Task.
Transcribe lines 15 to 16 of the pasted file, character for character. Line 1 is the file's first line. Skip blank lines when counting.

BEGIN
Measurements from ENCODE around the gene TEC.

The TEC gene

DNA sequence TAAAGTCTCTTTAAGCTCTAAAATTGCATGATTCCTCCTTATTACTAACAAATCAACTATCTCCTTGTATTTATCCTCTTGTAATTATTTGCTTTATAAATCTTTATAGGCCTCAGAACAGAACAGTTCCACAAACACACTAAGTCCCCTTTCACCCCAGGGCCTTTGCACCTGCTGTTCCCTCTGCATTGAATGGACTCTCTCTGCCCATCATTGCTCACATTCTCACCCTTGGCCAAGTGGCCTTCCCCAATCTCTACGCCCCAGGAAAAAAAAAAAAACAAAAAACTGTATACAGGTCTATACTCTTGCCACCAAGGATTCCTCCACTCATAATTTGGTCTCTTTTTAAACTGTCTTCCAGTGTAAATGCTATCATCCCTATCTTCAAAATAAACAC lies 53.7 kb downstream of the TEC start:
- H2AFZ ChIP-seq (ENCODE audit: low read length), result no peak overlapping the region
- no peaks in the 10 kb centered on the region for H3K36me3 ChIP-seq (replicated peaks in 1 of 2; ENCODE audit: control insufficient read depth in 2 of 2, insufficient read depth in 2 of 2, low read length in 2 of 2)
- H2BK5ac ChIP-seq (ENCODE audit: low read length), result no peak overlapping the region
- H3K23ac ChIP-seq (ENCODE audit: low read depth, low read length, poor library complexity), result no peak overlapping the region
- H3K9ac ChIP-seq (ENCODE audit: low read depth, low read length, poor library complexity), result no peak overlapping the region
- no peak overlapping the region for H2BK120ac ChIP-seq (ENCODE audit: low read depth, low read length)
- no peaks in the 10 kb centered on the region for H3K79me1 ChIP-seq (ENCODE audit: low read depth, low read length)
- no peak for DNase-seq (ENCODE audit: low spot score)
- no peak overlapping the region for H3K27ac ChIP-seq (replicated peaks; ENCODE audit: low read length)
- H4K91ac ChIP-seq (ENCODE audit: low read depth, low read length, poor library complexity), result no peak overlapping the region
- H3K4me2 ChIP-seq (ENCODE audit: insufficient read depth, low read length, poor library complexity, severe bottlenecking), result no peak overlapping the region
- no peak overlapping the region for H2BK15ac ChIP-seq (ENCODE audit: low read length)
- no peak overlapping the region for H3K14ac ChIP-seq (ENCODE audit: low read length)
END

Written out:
- no peak overlapping the region for H2BK15ac ChIP-seq (ENCODE audit: low read length)
- no peak overlapping the region for H3K14ac ChIP-seq (ENCODE audit: low read length)